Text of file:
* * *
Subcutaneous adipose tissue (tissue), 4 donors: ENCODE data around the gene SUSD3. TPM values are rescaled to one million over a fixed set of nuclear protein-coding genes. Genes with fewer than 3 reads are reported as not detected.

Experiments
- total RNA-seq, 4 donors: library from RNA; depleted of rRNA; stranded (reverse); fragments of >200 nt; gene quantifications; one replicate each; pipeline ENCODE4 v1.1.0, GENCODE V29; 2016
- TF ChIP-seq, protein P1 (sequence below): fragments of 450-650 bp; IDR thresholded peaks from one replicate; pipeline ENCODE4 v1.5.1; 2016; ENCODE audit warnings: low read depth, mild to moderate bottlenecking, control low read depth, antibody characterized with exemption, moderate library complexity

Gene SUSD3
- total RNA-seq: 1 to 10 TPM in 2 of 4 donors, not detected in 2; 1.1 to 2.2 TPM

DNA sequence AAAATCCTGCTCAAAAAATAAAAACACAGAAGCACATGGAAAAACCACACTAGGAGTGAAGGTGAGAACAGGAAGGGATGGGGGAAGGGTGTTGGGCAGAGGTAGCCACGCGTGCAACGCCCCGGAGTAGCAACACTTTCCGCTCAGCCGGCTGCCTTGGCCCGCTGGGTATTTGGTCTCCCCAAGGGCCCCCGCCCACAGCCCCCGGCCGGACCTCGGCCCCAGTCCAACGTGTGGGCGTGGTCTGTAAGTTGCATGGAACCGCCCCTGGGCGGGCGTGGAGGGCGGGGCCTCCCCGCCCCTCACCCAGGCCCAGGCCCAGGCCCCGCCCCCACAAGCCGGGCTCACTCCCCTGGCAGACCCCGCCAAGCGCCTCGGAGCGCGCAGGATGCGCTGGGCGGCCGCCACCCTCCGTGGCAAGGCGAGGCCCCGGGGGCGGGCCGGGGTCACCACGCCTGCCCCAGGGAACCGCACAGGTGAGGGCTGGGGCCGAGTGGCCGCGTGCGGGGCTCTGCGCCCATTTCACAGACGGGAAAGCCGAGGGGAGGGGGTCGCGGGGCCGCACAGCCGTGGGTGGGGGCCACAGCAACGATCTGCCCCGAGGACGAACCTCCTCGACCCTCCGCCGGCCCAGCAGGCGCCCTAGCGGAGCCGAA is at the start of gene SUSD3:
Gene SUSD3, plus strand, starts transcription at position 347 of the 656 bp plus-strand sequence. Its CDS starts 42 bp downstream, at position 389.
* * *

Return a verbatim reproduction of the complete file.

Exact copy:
Subcutaneous adipose tissue (tissue), 4 donors: ENCODE data around the gene SUSD3. TPM values are rescaled to one million over a fixed set of nuclear protein-coding genes. Genes with fewer than 3 reads are reported as not detected.

Experiments
- total RNA-seq, 4 donors: library from RNA; depleted of rRNA; stranded (reverse); fragments of >200 nt; gene quantifications; one replicate each; pipeline ENCODE4 v1.1.0, GENCODE V29; 2016
- TF ChIP-seq, protein P1 (sequence below): fragments of 450-650 bp; IDR thresholded peaks from one replicate; pipeline ENCODE4 v1.5.1; 2016; ENCODE audit warnings: low read depth, mild to moderate bottlenecking, control low read depth, antibody characterized with exemption, moderate library complexity

Gene SUSD3
- total RNA-seq: 1 to 10 TPM in 2 of 4 donors, not detected in 2; 1.1 to 2.2 TPM

DNA sequence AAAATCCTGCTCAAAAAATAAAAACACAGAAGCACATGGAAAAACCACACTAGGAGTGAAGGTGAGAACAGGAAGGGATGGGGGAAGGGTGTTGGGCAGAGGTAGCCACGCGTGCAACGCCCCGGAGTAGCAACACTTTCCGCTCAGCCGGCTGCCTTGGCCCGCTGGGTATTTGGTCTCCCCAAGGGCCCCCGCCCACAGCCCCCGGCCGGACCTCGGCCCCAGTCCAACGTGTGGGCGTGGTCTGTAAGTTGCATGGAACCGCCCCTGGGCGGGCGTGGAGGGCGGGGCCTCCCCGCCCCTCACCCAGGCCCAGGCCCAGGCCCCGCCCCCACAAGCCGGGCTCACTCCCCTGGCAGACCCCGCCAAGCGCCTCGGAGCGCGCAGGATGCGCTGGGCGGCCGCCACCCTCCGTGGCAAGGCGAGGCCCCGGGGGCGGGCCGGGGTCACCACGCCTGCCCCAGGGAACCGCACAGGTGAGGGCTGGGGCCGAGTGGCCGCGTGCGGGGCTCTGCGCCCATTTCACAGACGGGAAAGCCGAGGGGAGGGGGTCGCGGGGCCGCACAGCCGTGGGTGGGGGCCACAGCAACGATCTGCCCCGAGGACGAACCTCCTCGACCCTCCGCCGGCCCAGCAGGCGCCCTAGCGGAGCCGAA is at the start of gene SUSD3:
Gene SUSD3, plus strand, starts transcription at position 347 of the 656 bp plus-strand sequence. Its CDS starts 42 bp downstream, at position 389.